Rohingya persecution leading to radicalisation


Akbar Jan Marwat
FORMER UN Secretary General Kofi Annan had warned some time ago: “If ethnic tensions are not addressed in Myanmar, there is a real risk of radicalisation”. Kofi Annan’s words have proved prophetic. The persistent and brutal persecution of the Rohingya Muslims by Myanmar’s govt and its Buddhist majority has led to the radicalisation and militarisation of certain groups of Myanmar’s Muslim Rohingyas minority.
The current genocide of the Rohingya is said to be triggered by recent attacks of armed Rohingya militants on Myanmar’s Security Forces and check-posts. These attacks led to the death of about a dozen security personnel and some Buddhist civilians. The current cycle of violence against Rohingya seems to be the worst. According to UN more than one hundred thousand Rohingya have fled to Bangladesh after violence broke out in Myanmar recently. The response, to Rohingya militant’s attacks on certain government posts, has been particularly brutal both from army and Buddhist Mobs. Many Rohingya villages have been torched after its inhabitants were brutally massacred. Hundred of Rohingya lost their lives by drowning in sea, while trying to escape to Bangladesh. UN has described the Rohingya as the most persecuted minority. Rohingya have led a miserable existence in Myanmar, were they are not recognized as citizens, and declared as illegal immigrants from Bangladesh. A renewed wave of Buddhist nationalisms has further helped fuel violent attacks against them.
The shameful silence that Noble prize-winner Aung sung sun suki has maintained at the killings of innocent Rohingya is indeed very painful. It only shows her pragmatic opportunism to stay on the right side of the Burmese army and electorally important Buddhist majority. Now coming back to the nascent Rohingya insurgency, a militant group was formed last year by Rohingya exiles living in Saudi Arabia. The militant groups was named ‘Araken Rohingya Salvations Army (Arsa). Attaullah Abu Amar Januni, a Pakistani born Rohingya, who grew up in Saudi Arabia was appointed as leader of Arsa. According to the international crises group (ICG) Januni and others received military training in Pakistan and possibly Afghanistan also. Arsa is said to receive funding from Rohingya diaspora as well as donors in Saudi Arabia and other parts of Middle East. Analysts believe that Myanmar’s government created conditions that led to the group’s creation. Successive governments in predominantly Buddhist Myanmar have denied basic rights to the Rohingya, deeming them to be foreign invaders from Bangladesh, in spite of the fact that they have lived in Myanmar for generations. Incidentally even Bangladesh rejects them as citizens. The lack of political solution to their sorry plight after the anti-Rohingya violence in 2012 displaced more than 120,000 Rohingya, which helped sow the Seeds for armed rebellion. The denial of vote to the Rohingya in the 2015 election, and a regional crackdown on human trafficking that cut off an escape route by sea, also left the Rohingya of Myanmar feeling boxed in.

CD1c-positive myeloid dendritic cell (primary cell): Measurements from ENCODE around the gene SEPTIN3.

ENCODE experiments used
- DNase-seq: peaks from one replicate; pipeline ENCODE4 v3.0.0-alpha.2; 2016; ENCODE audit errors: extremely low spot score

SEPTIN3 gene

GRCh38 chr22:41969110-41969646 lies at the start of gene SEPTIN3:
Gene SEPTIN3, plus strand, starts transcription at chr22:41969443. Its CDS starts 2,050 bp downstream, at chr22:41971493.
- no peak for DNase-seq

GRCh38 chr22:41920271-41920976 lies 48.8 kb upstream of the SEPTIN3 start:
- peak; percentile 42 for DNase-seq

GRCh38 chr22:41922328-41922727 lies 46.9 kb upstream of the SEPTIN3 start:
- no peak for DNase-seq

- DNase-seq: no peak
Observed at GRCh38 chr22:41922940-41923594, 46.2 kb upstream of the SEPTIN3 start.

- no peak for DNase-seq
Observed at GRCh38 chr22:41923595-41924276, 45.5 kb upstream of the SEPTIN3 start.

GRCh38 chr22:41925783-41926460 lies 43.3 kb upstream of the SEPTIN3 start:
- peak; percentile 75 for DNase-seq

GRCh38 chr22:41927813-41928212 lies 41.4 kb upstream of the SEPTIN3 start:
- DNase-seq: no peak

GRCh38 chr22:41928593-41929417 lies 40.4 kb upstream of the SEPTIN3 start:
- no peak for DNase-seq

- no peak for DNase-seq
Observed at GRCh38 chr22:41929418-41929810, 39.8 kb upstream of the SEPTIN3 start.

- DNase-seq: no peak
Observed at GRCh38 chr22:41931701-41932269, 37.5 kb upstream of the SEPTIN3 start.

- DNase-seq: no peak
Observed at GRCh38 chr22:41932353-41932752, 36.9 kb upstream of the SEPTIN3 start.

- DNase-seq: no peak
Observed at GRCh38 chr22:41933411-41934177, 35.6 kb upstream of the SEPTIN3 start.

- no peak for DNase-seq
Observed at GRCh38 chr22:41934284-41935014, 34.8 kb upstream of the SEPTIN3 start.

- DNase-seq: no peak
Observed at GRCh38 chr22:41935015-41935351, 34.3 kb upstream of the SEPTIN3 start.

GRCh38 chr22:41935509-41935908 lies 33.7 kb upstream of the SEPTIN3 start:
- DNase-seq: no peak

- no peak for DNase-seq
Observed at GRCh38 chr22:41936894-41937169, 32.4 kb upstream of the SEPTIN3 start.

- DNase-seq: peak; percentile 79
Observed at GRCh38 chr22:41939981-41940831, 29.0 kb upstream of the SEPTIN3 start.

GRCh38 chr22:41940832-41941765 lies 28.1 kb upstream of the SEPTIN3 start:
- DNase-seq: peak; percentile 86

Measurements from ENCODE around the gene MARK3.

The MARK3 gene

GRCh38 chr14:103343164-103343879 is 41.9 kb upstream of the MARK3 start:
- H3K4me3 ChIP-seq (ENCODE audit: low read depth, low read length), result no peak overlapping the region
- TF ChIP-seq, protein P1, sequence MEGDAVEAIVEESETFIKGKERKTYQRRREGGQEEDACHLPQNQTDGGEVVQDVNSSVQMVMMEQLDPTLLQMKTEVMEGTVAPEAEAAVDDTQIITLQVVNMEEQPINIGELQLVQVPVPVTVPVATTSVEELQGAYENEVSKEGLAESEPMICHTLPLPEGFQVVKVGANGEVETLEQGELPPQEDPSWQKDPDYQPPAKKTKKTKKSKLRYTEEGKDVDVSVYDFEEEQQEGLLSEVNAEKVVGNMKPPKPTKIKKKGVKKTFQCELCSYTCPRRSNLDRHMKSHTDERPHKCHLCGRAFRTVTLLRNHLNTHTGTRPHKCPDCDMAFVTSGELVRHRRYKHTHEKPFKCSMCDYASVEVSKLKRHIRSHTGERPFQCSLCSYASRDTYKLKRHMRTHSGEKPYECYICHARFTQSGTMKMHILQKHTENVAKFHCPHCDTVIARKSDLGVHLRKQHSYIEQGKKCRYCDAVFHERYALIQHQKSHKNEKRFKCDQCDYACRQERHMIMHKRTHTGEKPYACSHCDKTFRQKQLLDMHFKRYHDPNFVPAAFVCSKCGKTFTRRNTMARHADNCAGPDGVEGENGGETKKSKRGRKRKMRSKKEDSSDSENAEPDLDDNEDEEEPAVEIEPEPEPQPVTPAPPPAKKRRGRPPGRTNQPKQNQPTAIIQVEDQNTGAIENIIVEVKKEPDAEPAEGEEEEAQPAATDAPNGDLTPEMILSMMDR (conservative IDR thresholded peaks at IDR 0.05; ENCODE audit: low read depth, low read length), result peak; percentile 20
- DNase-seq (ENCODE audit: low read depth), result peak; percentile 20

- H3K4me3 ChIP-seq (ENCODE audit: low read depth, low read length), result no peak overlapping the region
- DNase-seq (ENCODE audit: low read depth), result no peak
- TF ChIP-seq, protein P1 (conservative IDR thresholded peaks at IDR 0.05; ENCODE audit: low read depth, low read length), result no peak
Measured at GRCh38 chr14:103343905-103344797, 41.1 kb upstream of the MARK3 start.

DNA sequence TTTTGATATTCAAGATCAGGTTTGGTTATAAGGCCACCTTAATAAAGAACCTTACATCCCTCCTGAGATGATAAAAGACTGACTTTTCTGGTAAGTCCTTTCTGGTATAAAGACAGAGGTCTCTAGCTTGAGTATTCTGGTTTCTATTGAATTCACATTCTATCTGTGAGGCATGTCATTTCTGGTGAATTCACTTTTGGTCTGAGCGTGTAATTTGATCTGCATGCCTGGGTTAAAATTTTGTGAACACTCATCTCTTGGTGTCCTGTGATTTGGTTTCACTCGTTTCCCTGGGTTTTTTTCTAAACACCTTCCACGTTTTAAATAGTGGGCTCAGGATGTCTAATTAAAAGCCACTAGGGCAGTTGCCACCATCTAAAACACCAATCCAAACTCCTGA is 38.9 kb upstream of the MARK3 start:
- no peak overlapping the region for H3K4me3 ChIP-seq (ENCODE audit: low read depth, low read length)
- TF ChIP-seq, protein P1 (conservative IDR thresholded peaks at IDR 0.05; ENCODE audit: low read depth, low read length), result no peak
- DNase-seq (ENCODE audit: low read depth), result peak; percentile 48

Arsa’s first known operation took place on Oct 9, 2016. Hundreds of Rohingya militants attacked three separate Police Posts in Rakhine state, killing nine officers. The Army responded with brutal counter offensive. In a months long sweep, entire villages were burned to the ground, killing most of its inhabitants. The UN accused the security forces of gang-raping women and carrying out extrajudicial killings of children even babies. The scale of the present violence seems to be for greater. Arsa attacked at least two dozen posts. The coordinated attacks proved the insurgent’s abilities have grown significantly. Arsa may have adopted new tactics of attacking civilians also. The killing of civilians may lead to the escalating of violence dramatically, according to ICG.
Analysts say the group does not appear to have jihadist motivations, and Arsa has stated that it does not associate with terrorist organizations. The group announced aims is to protect the oppressed Rohingya and wage a defensive war against the brutal Burmese regime. It is still unclear how many fighters the group has. The violence has already hardened both sides and depend communal hatred. Myanmar’s consistent refusal to take conciliatory steps, suggest that stateless Rohingya can like other uprooted Muslim communities create a radicalized militant threat that is bound to destabilise not only Myanmar but the region as well. Considering the mistrust on both sides, it may be worthwhile for the UN to step in and devise a solution for peace, based on its experience in similar conflicts in other parts of the world.
—The writer is author, senior journalist and entrepreneur based in Islamabad.
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